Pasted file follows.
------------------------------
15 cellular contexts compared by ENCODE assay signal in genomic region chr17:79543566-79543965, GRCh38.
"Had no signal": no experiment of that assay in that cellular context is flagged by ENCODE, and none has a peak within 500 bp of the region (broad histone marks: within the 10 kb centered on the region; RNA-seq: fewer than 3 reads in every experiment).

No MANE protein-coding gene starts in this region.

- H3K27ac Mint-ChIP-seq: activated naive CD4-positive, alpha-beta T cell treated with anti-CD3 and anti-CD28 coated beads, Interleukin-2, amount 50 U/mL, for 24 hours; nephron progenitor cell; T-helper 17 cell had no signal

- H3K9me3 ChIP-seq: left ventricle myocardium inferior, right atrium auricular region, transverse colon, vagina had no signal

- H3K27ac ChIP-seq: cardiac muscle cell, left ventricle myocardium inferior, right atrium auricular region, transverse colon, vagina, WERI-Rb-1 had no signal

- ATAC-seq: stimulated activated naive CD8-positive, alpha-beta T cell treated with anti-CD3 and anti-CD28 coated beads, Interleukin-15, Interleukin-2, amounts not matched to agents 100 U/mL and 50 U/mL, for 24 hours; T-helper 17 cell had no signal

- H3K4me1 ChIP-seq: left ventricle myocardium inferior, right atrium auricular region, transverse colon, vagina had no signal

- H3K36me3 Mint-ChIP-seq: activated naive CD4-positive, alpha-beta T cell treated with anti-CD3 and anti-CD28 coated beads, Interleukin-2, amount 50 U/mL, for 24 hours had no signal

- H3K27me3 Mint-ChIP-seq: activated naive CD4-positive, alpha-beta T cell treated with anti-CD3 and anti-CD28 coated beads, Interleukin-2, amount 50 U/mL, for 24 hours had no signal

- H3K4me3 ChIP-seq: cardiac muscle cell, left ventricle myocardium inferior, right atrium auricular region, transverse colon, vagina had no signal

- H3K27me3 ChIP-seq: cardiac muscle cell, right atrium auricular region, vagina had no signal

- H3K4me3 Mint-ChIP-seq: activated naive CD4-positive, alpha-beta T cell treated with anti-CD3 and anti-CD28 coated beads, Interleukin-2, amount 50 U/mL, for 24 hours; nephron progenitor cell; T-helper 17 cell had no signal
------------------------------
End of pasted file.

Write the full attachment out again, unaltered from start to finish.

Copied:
15 cellular contexts compared by ENCODE assay signal in genomic region chr17:79543566-79543965, GRCh38.
"Had no signal": no experiment of that assay in that cellular context is flagged by ENCODE, and none has a peak within 500 bp of the region (broad histone marks: within the 10 kb centered on the region; RNA-seq: fewer than 3 reads in every experiment).

No MANE protein-coding gene starts in this region.

- H3K27ac Mint-ChIP-seq: activated naive CD4-positive, alpha-beta T cell treated with anti-CD3 and anti-CD28 coated beads, Interleukin-2, amount 50 U/mL, for 24 hours; nephron progenitor cell; T-helper 17 cell had no signal

- H3K9me3 ChIP-seq: left ventricle myocardium inferior, right atrium auricular region, transverse colon, vagina had no signal

- H3K27ac ChIP-seq: cardiac muscle cell, left ventricle myocardium inferior, right atrium auricular region, transverse colon, vagina, WERI-Rb-1 had no signal

- ATAC-seq: stimulated activated naive CD8-positive, alpha-beta T cell treated with anti-CD3 and anti-CD28 coated beads, Interleukin-15, Interleukin-2, amounts not matched to agents 100 U/mL and 50 U/mL, for 24 hours; T-helper 17 cell had no signal

- H3K4me1 ChIP-seq: left ventricle myocardium inferior, right atrium auricular region, transverse colon, vagina had no signal

- H3K36me3 Mint-ChIP-seq: activated naive CD4-positive, alpha-beta T cell treated with anti-CD3 and anti-CD28 coated beads, Interleukin-2, amount 50 U/mL, for 24 hours had no signal

- H3K27me3 Mint-ChIP-seq: activated naive CD4-positive, alpha-beta T cell treated with anti-CD3 and anti-CD28 coated beads, Interleukin-2, amount 50 U/mL, for 24 hours had no signal

- H3K4me3 ChIP-seq: cardiac muscle cell, left ventricle myocardium inferior, right atrium auricular region, transverse colon, vagina had no signal

- H3K27me3 ChIP-seq: cardiac muscle cell, right atrium auricular region, vagina had no signal

- H3K4me3 Mint-ChIP-seq: activated naive CD4-positive, alpha-beta T cell treated with anti-CD3 and anti-CD28 coated beads, Interleukin-2, amount 50 U/mL, for 24 hours; nephron progenitor cell; T-helper 17 cell had no signal